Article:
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The AAPG/Datapages Combined Publications Database

GCAGS Transactions


Gulf Coast Association of Geological Societies Transactions
Vol. 50 (2000), Pages 167-167

Abstract: Karst Reservoir Previous HitPlayNext Hit, Cretaceous Shelf Margin Trend, Gulf of Mexico, U.S.A.

Martin D. Wensrich, S. Frank Rabbio, Edward A. Clerke, PhD


The Karst Reservoir Previous HitPlayNext Hit is one of eight clastic and carbonate plays associated with the Cretaceous Shelf-Margin Trend located in the Gulf of Mexico, U.S.A. study area. Analogs in the Permian Basin of west Texas show that karst reservoirs are developed in limestones during sea level low stands when ground water percolates through natural fractures and dissolves calcium carbonate. The presence of diagenitic anhydrite and the proximity to oil production suggests that hydrocarbons, which produce sulfuric acid during maturation are responsible for enhancing porosity and permeability. Surface mapping shows that the best karst reservoirs are associated with intersecting fractures. Reservoir porosity sizes range from vuggy to cavernous. Analogs show that hydrocarbons are trapped by a combination of structure and stratigraphy, and production rates of 1000 barrels of liquid per day are common.

The main risks associated with this Previous HitplayNext Hit are reservoir, trap, hydrocarbon type, and vertical seal. Seismic attribute Previous HitanalysisNext Hit shows that there is a low impedance and low frequency signature associated with vuggy reservoirs. Ray trace modeling shows that cavernous porosity is difficult to image on seismic data that is acquired with the typical parameters of an offshore 3D survey. Petrophysical Previous HitanalysisNext Hit of vuggy reservoir models using sonic and density logs consistently underestimate the porosity. The hydrocarbon type produced from discoveries in clastics and carbonates along the Cretaceous Shelf-Margin Trend in the Gulf of Mexico study area is dominantly gas. However, geochemical modeling shows that the target section may be more oil-prone farther to the south. The vertical seal carries a moderate to high risk, because the Gulf of Mexico received clastic influx from the Appalachians during the Jurassic and Cretaceous. An example of a Valanginian age shelf-margin incised valley and the sand-prone seismic facies signature of the valley fill illustrates this risk. Seismic examples of Karst Previous HitPlayTop prospects with cavernous and vuggy reservoirs are illustrated with high resolution 2D and 3D data in the Gulf of Mexico study area.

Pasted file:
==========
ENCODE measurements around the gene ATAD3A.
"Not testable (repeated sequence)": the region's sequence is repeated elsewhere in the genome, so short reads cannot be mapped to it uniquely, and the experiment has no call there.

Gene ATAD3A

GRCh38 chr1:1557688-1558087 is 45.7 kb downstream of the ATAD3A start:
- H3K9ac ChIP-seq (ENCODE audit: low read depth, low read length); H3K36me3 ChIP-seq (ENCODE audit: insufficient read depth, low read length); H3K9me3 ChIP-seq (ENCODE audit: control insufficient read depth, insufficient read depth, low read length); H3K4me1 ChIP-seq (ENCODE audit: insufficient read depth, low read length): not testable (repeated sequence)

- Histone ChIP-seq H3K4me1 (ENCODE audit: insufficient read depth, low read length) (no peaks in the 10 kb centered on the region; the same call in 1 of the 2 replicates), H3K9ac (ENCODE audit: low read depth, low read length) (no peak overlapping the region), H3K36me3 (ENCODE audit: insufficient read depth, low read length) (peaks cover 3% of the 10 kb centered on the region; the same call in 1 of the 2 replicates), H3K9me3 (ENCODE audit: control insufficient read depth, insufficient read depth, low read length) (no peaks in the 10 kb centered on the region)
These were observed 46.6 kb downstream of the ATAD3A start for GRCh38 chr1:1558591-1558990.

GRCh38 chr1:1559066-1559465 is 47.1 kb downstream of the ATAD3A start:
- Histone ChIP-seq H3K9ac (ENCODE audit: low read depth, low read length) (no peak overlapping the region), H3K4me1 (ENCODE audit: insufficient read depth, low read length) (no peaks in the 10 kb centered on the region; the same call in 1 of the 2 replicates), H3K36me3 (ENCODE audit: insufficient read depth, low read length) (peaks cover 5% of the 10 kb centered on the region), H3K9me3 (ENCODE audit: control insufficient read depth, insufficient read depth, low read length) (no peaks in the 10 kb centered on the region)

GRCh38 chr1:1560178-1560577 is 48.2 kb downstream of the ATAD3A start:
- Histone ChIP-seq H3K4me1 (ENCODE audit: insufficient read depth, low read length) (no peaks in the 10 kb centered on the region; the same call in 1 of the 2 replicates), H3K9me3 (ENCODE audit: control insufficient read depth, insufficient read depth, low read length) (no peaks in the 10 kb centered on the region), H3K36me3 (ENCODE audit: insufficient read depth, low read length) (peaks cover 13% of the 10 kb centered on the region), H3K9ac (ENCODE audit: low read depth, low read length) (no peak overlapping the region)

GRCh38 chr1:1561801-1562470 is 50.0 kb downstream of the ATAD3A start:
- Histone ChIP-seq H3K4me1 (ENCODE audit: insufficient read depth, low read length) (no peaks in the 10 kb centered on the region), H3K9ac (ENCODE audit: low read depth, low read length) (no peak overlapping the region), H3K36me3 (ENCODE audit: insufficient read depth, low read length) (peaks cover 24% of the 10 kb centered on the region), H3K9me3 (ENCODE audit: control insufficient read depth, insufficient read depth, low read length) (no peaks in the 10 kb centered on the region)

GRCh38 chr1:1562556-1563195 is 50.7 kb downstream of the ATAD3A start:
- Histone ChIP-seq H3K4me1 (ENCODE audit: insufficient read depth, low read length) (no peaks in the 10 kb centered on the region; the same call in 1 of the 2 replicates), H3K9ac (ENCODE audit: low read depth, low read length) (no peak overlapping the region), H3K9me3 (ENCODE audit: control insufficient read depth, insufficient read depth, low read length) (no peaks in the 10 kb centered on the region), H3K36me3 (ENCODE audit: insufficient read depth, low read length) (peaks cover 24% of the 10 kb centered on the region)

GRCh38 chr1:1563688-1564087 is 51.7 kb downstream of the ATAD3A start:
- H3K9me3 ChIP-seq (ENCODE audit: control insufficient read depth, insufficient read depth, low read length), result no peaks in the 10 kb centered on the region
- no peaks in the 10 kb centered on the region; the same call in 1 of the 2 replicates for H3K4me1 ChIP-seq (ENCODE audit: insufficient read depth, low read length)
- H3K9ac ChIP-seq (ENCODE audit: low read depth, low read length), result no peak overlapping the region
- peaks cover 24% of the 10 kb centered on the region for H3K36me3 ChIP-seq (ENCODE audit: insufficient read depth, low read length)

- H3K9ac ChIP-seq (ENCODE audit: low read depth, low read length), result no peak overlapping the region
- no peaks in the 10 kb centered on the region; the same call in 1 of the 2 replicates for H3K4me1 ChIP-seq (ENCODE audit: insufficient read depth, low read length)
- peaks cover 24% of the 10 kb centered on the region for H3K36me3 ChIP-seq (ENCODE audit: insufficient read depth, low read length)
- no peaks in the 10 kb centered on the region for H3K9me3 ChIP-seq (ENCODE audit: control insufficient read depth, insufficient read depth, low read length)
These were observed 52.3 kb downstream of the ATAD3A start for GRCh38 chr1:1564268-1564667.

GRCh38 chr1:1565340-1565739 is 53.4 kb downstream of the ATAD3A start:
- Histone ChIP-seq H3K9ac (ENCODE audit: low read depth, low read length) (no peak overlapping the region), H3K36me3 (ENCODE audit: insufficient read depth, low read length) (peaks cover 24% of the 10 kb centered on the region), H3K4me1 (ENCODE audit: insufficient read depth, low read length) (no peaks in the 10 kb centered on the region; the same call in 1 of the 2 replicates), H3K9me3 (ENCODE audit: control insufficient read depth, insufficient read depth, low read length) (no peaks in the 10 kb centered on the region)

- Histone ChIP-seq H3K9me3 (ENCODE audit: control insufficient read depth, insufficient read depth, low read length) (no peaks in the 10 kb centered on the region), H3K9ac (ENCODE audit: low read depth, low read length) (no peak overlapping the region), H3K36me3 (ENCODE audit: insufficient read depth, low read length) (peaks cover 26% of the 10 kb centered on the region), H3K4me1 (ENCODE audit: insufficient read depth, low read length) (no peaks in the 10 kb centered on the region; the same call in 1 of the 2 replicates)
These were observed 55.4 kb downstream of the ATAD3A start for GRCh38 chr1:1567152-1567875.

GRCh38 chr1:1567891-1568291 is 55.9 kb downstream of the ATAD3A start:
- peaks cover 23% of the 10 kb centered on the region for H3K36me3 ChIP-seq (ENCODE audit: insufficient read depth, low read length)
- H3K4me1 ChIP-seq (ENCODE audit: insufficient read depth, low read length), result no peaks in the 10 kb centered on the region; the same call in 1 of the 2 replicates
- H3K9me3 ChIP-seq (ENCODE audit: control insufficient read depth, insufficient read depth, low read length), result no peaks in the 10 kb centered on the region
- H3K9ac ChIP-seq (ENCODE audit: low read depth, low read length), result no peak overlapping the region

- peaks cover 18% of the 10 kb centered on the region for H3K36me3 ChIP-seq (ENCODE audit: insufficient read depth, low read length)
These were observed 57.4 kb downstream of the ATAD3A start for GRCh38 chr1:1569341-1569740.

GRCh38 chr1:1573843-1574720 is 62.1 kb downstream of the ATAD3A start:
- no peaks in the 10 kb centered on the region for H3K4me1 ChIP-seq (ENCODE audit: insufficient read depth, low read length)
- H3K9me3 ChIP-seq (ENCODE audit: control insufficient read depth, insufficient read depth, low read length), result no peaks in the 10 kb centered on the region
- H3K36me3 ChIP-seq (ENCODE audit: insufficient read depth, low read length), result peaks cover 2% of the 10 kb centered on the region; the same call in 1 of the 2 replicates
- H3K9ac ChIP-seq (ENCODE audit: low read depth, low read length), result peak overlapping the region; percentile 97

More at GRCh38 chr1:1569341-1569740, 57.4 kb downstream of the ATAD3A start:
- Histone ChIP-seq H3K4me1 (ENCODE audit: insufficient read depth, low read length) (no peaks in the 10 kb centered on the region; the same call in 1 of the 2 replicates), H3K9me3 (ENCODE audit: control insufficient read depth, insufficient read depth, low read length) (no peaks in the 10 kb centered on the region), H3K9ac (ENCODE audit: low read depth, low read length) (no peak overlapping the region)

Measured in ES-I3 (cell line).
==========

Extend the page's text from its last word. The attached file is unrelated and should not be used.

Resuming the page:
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Acknowledgments and Associated Footnotes

(1) Occidental Oil and Gas Company, 5 Greenway Plaza, Houston, Texas, 77227

(2) ARAMCO Services Company, Dhahran 31311, Saudi Arabia

Copyright © 2002 by The Gulf Coast Association of Geological Societies